A Review of ‘‘Finding Me’’ and Lessons for Women
Viola’s gift to Women and Girls on finding and embracing YOU
Photo by Suad Kamardeen on Unsplash
‘‘Finding Me,’’ by Viola Davis is a beautiful read for all girls and women who struggle to come to terms with their self-worth, beauty and value.
It is a read that inspires hope in all who have humble beginnings and dreams to move beyond the life they are accustomed to.
In ‘’Finding Me,’’ Viola tells her story as a young black girl growing up in a poor family.
In the book, we see Viola strive out of a setting of poverty and into her purpose of theatre and acting.
We see her take on roles that cause her to reflect on her past scars of feeling desired and worthy.
Here are my top favourite lessons from Viola Davis in ‘‘Finding Me.’’
You Can Become More Than Where You Started From
Viola Davis grew up in a poor family in Central Falls, Rhode Island. There were moments when they were not able to cook their food.
Also, there were moments when she couldn’t bathe and she and her sister would show up to the classroom with a bad smell that the teacher had once brought her out.
‘‘We were poor and we knew it. There was absolutely no disputing it. It was reflected in the apartments we lived in, where we shopped for clothes and furniture — the St. Vincent de Paul — the food stamps that were never enough to fully feed us, and the welfare checks. We were ‘’po.’’ We almost never had a phone. Often, we had no hot water or gas.’’
Though Viola Davis grew up poor, she was able to make it out. She studied theatre and was able to advance in her acting career from getting supporting roles to leading roles and winning an Oscar for her role in the ‘’Fences.’’
Viola’s journey inspires women to know that their dreams are achievable. No matter how grand it seems, your dreams are valid.
You might be starting off from a different footing than others but nothing is impossible.
Viola’s life is a testimony to those who come from a less-than-fortunate background, you can rise out of it.
You Are Not Defined by Society’s Standards of Beauty
Growing up, Viola did not feel beautiful. She was bullied by boys. One particular memory she discusses in the book states ‘‘I’m the little girl who would run after school every day in third grade because these boys hated me because I was…not pretty. Because I was…Black.’’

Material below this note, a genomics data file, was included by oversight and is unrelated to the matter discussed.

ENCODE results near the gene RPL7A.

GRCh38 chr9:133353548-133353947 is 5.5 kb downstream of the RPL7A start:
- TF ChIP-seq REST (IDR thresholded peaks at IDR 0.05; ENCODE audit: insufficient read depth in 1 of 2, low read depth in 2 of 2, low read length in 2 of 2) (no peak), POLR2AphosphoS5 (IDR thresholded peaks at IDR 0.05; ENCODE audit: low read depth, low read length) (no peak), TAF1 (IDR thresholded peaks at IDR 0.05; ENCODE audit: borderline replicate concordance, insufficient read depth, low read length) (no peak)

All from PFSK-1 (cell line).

She goes further to state ‘‘It is a powerful memory because it was the first time my spirit and heart were broken. I defined myself by the fear and rage of those boys. I felt ugly. I felt unwanted, even by God. I wanted so badly to fit into this world, but instead, I was being spit out like vomit.’’
Even as an actress, it was difficult for Viola to get roles because the parts she sought to obtain, and the standards of beauty did not favour her.
The producers would want someone that was black but not too black. She said that often she couldn’t get into some roles because she wasn’t ‘’pretty enough.’’
Yet, a turning point in her career was when she was cast in the role of ‘’How to Get Away with Murder.’’
Viola writes that she remembered the teachings of Sanford Meisner, who asked himself: Why Can’t I be Sexualised? Why Can’t I be Vulnerable?’’ Why Can’t I have a Husband and a Boyfriend? Why can’t I be a leading lady? As I continued to ask myself the question Why? I reached a dead end that asked me: Why not?’’
Viola taking on the role of Annalise Keating in ‘‘How to Get Away with Murder,’’ was her redefining the standards of what it means to be a woman portrayed on the screen.
Following Your Passion Affects Your Happiness in Life
Though Viola was always inclined to the arts, she was not initially sure that pursuing her passion in the arts would lead her to financial stability.
However, her reluctance in pursuing the arts led her to depression.
In the book, she writes ‘’I went to college asking myself, as many artists do: How am I going to make money? How am I going to support myself? When I didn’t see a clear path, I thought, I’m not going back home. It’s just not going to work as an artist. I have to be something else. Acting is just something I’m going to do on the side. So I took a lot of English courses, which I loved, and decided I was going to be a teacher. Something inside me, however, must have had different ideas, because I fell deep and hard into a major sadness. It was a depression about trading in my dream.’’
She later graduated with a degree in theatre in 1988. Pursuing her dream in the arts was important because her deciding not to pursue it led her to deep sadness.
Viola’s pursuit of her dreams is an indication that we all need to go after the dreams and pursuits that are in our hearts.
Pursuing your dreams leads to happiness and fulfilment of the life that God has called you to lead.
Have you read ‘‘Finding Me,’’ by Viola Davis? What are your thoughts on the book and do you recommend a similar memoir to this?